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Previous Challenge Entry (Level 3 – Advanced)
Topic: Ow! (01/07/10)

TITLE: Master Horticulturist
By Marlene Bonney


If you traveled five miles outside the city limits of my town, you would find a lush valley, overtaken by a prolific orchard well known for its delicious and manifold fruits. A master gardener, Piers Planter, tended the surrounding well-manicured landscape, along with the fruit trees. Old Piers, as the locals called him, could turn a neglected, stagnant garden into a work of art.

“It’s all in the prunin’, don’t you see?” he would comment while showing off his store of pruning shears and cutters of various sizes, shapes and designs. And then visitors would be offered samples of the oranges, grapes, apples, peaches, or any other of the exotic-tasting concoctions grown there.

One spring day while riding my bike at top speed and trying stunts like I was Evil Kinevil and happy to be on a school break, I crashed in front of the valley. Dismounting in a scramble at the edge of Old Man Planter’s property, I thought I heard voices coming from amongst the trees, grapevines, and bushes. This was odd, because tourists did not frequent the area this time of year. Stealthily, I crept through the orchard, only to see that all the trees and bushes and vines were conversing with Old Man Planter as he pruned them!

“Ouch! I don’t like this one bit, Piers! That hurts!”

“Stop squirming, Skippy Stalk, you know it’s for your own good,” said he, continuing to lop off some of the bush’s dried-up branches.

“Hey, quit picking on him! Why don’t you go tend to Thelma Thicket? I noticed some of her arms aren’t budding the way they should,” exclaimed one of the peach trees.

“Thank you for your advice, Sister Switch, but before I do that, it’s your turn.”

Picking up a larger apparatus, the old man approached the huge tree and began cutting away several of its decaying limbs.

“Ow! That smarts! Must you be so rough? Hey! Stop, I say! My peaches will be plentiful enough without your interference.”

I jumped when a voice behind me whined,

“Oh dear, oh dear, oh dear! I just know I’ll be next. How will I ever stand it,” the weeping willow tree was crying.

“You’re right about that, Susie Spray,” as Mr. Planter ambled up to the massive tree, “your branches are dragging again, lassie.”

“Hey, not that one, it’s my favorite!”

I watched in awe as, slowly and methodically, the old man continued his work.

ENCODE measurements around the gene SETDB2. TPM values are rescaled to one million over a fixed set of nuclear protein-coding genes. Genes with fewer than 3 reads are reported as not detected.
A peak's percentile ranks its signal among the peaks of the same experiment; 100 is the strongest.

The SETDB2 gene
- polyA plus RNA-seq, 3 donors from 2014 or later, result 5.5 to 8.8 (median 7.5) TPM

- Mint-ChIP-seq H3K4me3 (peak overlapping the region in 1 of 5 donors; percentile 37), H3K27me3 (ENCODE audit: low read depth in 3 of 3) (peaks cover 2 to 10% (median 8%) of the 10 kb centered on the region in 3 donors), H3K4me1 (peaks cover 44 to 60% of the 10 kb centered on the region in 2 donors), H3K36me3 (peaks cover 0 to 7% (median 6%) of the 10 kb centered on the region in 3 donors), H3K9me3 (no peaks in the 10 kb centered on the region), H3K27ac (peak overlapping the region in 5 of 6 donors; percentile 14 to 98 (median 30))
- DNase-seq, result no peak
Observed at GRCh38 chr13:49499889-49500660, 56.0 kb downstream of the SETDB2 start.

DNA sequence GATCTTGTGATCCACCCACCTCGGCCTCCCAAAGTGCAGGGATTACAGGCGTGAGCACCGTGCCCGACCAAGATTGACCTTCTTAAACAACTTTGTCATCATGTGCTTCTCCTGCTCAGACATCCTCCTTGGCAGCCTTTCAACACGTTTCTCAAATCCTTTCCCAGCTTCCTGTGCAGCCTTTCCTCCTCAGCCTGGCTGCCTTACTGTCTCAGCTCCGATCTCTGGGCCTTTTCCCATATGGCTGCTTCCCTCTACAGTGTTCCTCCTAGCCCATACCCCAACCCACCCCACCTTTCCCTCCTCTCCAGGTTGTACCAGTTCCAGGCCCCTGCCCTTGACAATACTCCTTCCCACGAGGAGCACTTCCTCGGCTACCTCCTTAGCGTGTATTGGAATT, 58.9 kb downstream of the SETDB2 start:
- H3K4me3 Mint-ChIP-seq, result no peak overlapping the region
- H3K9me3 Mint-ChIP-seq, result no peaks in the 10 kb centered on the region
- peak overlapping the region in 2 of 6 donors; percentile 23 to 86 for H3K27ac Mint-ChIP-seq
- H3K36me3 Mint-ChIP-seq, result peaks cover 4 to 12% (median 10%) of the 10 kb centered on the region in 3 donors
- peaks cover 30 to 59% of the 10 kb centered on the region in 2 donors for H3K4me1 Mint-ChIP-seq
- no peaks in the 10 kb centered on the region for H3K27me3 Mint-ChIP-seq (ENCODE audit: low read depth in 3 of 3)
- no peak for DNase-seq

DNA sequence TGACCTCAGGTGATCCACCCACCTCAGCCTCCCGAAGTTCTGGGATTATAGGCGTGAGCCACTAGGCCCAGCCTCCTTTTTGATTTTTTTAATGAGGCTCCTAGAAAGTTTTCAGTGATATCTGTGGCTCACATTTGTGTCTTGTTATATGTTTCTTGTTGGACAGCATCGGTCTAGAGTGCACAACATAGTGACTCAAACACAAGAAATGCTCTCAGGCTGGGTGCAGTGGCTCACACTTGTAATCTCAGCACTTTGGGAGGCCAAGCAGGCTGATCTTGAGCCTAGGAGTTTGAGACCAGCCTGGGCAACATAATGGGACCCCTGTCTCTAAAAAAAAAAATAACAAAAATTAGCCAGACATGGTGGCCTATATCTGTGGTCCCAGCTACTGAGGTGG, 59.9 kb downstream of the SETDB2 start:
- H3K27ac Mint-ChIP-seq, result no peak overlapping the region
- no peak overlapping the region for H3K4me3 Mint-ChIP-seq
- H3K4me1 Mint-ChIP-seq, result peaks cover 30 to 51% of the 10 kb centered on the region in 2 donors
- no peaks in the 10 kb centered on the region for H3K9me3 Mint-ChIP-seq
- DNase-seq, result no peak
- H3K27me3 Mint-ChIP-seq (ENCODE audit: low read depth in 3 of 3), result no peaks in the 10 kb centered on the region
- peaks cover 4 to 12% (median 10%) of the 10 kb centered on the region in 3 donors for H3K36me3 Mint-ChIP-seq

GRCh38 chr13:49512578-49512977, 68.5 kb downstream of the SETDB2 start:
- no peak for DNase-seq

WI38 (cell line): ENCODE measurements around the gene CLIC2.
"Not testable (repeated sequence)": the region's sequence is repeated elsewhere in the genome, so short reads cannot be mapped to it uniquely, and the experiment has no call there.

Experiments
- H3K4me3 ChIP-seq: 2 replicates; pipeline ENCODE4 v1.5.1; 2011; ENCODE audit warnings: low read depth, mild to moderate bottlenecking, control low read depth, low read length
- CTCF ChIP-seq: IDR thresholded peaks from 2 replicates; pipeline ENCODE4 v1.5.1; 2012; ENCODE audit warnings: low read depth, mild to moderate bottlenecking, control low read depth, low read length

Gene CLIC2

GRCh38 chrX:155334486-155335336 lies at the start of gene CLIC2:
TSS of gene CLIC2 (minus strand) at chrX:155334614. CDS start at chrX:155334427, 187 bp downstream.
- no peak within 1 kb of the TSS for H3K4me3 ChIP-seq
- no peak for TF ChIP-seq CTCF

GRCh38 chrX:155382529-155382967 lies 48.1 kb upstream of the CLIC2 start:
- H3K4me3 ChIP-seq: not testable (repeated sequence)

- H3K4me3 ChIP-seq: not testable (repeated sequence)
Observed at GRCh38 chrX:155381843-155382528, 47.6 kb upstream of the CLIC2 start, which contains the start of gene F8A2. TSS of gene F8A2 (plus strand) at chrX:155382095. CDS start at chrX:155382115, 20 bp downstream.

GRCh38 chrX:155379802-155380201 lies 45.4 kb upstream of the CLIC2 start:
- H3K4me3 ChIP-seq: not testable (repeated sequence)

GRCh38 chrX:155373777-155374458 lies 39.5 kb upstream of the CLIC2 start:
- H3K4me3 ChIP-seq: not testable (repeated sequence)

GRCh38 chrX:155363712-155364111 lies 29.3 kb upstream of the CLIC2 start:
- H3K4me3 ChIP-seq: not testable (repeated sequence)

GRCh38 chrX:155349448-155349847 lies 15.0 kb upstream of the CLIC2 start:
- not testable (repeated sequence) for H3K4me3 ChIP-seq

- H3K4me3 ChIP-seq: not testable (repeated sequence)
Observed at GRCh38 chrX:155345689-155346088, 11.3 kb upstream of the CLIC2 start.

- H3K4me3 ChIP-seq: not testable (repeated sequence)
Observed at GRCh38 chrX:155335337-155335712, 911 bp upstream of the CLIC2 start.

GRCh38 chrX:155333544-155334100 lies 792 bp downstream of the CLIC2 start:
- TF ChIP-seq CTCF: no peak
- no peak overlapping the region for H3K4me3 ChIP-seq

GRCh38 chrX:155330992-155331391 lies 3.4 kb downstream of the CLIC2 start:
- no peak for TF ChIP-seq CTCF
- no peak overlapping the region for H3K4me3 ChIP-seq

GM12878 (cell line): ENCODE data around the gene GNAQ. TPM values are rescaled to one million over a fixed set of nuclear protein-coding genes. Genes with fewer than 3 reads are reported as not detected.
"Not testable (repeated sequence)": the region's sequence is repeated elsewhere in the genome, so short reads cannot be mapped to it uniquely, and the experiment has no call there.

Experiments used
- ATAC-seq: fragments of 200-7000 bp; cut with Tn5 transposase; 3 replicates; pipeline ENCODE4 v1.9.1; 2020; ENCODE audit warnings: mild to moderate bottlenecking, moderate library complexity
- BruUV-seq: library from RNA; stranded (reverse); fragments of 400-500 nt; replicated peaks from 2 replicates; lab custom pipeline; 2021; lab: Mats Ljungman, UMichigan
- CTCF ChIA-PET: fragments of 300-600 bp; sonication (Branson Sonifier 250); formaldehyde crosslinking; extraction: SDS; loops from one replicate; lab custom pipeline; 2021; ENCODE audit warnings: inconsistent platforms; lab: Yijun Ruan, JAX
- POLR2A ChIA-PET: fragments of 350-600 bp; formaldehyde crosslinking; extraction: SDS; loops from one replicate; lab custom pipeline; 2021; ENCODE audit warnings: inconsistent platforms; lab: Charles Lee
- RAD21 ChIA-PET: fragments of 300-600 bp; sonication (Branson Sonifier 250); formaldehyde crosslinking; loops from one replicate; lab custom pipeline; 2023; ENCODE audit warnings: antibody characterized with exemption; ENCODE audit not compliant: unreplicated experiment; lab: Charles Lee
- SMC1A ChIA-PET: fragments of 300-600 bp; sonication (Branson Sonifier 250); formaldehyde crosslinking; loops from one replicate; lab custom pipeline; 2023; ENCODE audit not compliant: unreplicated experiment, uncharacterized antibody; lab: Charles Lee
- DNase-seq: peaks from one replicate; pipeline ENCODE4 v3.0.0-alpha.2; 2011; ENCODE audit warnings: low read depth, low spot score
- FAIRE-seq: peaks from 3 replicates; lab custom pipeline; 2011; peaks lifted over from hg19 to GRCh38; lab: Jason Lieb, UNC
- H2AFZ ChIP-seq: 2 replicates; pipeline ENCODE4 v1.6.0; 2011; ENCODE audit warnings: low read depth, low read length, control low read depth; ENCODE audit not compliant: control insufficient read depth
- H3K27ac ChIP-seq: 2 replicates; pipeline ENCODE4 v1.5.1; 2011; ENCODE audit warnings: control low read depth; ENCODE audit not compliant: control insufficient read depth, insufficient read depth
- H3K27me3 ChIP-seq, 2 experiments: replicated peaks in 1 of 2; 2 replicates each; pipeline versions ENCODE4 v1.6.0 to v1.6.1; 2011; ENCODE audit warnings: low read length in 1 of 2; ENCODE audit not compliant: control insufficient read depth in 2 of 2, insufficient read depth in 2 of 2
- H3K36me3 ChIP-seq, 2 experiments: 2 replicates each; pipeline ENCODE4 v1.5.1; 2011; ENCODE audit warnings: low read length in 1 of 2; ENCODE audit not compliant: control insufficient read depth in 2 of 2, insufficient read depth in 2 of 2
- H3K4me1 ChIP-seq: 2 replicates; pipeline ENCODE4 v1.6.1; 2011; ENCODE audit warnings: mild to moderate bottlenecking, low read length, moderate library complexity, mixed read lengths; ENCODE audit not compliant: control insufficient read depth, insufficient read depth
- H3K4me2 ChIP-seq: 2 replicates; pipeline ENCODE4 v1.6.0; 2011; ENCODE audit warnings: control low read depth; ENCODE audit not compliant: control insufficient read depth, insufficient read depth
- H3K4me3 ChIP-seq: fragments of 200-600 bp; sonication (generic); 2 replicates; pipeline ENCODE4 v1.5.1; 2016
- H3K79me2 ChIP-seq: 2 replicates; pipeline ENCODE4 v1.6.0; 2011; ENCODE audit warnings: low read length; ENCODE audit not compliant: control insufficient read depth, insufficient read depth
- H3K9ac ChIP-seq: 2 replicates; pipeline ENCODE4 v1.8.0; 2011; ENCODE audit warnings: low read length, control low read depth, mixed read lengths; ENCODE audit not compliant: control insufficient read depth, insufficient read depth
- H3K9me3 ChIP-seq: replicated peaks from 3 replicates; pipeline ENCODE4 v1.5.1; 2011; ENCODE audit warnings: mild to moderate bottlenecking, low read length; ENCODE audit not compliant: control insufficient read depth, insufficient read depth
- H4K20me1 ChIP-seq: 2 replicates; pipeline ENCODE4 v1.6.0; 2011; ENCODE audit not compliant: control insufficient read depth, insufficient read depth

“Yikes—stop it! I can’t take it anymore! I thought you loved me,” wailed a little scrawny bush over in the corner.

“Now, Twiggy, how many times must I remind you that it’s BECAUSE I love you that we go through this.”

“That’s right,” agreed some shrubbery surrounding her, “which is exactly why he’s so concerned about Hedgie’s blight.”

“Hush up, Brother Bramble! Can’t you see that you’re scaring our newest fledgling, Sissy Stick?”

Mr. Planter now stood at the base of a mulberry bush that indeed, looked like she was shivering, her tiny buds beginning to sprout.

“There, there, child, don’t be afraid. Remember, I’ll always be here to help you—you’ll never be alone.”

On and on walked the horticulturist, using his various shears and cutters in succession on Lanky Limb, who suffered in jaw-clenched silence; Sylvester Sprout, who grumbled under his breath (“Ow, ow, owh, oh”); and Sammy Shrub, who nervously giggled when Piers blew some stray leaves off his chest before snipping. Then, turning toward my hiding place,

“Here, laddie, come and meet my oldest friends over this way.”

Meekly, I followed him, feeling for all the world like I had been caught with my hand in Ma’s cookie jar.

“This here’s Hanging Henry and his best friend, Harry Harwood. They’re the wisest of my flock.”

“Happy to meet you, boy. Bet you noticed pruning season is hard on our gardener.”

“We keep tellin’ him that all our orchard family will come to thank him for it in time, just like we have. We bear marvelous bounty for humans as a result,” Harry chimed in.

“I’m glad you stopped by, son. But remember one thing from your visit. Just as I prune these, my children, causing them pain in the process, so does God sometimes discipline us to strengthen our character and faith. No good thing ends with Him because He makes all of our endings into new beginnings.”

I woke up from my fever-induced coma with those wise words echoing in my heart.

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Member Comments
Member Date
Anita van der Elst01/14/10
Enjoyed the dialogue of the garden members & the gardener.

I think you meant Evel Knievel. (?)

I think I'd like the story better without that last line. It kind of distracted from the message.
Lisha Hunnicutt01/16/10
Very creative story! I loved the names of each character. I can see this published as a picture book. I do agree with the previous comment, that the story was great, but the last line is unnecessary. It took away from the magic of the moment for me and I had to look back to through the story to figure out where the fever induced coma came from.
Peter Stone01/16/10
Very creative entry about the Father pruning us branches grafted into Jesus, the vine, and how being pruned hurts but benefits us in the long run.
Personally, I would have ended it at "Harry chimed in." as you did such a wonderful job with the parable.
Lynda Schultz 01/17/10
How very true! And yes, I agree with the others—you didn't need that last line.
Dee Yoder 01/17/10
Clever and descriptive!